The Great Start System recognizes that early childhood experiences are most profound in Five Key Areas:
A number of factors before and after the birth of a child can create challenges to their development and school readiness. Before the birth of a child, the developing brain architecture of a fetus can be disrupted by poor maternal nutrition, exposure to a variety of hazardous substances and the adverse physiological effects of a pregnant woman’s chronic stress.
Access to prenatal health care can help identify such high-risk circumstances and provide a vehicle for addressing hazards to healthy brain development in a preventive fashion. After birth, providing access to a regular and affordable source of primary health care for mothers, infants and children is important in helping to prevent threats to the child’s healthy development, as well as provide early detection and intervention for concerns that could lead to more serious problems later in a child’s physical, developmental and mental health.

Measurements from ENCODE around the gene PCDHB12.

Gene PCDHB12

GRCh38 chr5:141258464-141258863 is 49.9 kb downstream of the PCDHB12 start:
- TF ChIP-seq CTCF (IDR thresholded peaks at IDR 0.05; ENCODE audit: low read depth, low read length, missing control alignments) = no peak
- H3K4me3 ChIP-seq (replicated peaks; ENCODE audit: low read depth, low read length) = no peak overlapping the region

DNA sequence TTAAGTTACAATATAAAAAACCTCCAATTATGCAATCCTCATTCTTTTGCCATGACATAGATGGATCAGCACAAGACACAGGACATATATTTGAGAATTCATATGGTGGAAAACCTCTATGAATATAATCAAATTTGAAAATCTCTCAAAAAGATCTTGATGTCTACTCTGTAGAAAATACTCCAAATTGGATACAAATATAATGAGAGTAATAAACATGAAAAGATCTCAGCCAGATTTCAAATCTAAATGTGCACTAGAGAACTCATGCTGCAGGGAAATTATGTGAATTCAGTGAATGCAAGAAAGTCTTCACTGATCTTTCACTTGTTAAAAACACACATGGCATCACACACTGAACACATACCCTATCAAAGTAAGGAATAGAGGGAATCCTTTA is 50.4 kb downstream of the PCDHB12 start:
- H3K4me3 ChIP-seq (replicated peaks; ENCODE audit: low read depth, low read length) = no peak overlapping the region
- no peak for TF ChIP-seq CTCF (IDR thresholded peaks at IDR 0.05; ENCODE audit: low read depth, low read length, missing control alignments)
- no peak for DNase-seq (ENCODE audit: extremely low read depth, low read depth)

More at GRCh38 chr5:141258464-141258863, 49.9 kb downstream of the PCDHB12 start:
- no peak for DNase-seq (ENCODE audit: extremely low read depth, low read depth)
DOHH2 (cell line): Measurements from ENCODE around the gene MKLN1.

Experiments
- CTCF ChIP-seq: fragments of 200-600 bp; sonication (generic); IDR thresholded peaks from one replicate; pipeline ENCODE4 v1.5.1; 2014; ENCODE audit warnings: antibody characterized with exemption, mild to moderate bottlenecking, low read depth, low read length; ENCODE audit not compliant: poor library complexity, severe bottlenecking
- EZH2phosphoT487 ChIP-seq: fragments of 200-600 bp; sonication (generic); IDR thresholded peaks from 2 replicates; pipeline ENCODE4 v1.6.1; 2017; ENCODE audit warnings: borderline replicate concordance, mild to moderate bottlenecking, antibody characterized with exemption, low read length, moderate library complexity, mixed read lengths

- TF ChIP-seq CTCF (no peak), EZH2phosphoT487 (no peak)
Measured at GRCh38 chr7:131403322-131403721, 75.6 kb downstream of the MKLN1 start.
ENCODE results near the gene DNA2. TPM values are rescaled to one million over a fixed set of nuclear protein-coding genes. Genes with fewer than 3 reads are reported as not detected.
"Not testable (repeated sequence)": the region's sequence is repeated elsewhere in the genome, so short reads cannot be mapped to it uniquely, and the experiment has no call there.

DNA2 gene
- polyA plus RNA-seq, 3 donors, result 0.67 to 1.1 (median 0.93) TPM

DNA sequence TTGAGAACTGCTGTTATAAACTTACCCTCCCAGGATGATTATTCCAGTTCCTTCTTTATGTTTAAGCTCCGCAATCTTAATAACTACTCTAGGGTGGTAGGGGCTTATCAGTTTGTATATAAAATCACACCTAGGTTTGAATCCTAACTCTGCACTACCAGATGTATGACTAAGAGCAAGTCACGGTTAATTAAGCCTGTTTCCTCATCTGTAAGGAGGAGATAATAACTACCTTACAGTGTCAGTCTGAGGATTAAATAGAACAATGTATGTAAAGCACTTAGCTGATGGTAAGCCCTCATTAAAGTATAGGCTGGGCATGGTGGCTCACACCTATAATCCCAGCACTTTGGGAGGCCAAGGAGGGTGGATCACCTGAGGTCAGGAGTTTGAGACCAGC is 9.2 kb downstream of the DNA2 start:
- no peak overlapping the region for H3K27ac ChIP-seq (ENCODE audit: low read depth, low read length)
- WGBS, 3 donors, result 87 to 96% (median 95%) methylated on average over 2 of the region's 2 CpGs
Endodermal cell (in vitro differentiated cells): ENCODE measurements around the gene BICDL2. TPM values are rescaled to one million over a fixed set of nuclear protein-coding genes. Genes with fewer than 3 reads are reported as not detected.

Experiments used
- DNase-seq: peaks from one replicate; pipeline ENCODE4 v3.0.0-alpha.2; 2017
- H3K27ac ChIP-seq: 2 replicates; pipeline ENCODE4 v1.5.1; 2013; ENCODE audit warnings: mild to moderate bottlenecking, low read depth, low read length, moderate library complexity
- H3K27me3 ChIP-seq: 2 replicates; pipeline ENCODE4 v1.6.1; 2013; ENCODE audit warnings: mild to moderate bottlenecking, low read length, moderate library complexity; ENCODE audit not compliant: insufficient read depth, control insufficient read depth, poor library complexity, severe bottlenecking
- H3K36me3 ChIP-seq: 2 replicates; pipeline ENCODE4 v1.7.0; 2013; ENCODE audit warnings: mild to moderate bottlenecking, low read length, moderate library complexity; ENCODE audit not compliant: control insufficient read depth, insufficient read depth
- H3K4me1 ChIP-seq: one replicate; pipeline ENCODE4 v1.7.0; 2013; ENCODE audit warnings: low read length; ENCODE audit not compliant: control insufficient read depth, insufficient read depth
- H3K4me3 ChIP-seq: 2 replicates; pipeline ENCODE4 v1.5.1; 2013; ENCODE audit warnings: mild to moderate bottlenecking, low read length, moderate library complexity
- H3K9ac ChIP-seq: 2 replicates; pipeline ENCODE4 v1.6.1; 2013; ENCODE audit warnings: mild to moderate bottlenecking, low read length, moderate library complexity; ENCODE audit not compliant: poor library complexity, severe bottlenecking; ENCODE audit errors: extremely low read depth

A growing body of evidence shows that emotional development begins early in life and is a critical aspect of the development of a child’s overall brain architecture, with enormous consequences over the course of a lifetime. A child’s emotional well-being and social competence provide a strong foundation for emerging cognitive abilities, and together they are the bricks and mortar that comprise the foundation of human development.
From birth, children rapidly develop their abilities to experience and express different emotions as well as their capacity to cope with and manage a variety of feelings. The development of these capabilities occurs at the same time as a wide range of highly visible skills in mobility (motor control), thinking (cognition), and communication (language). Yet, social-emotional development often receives relatively less recognition as a core emerging capacity in the early childhood years. The foundations of social competence developed in the first five years are linked to emotional well-being and affect a child’s later ability to functionally adapt in school and to form successful relationships throughout life.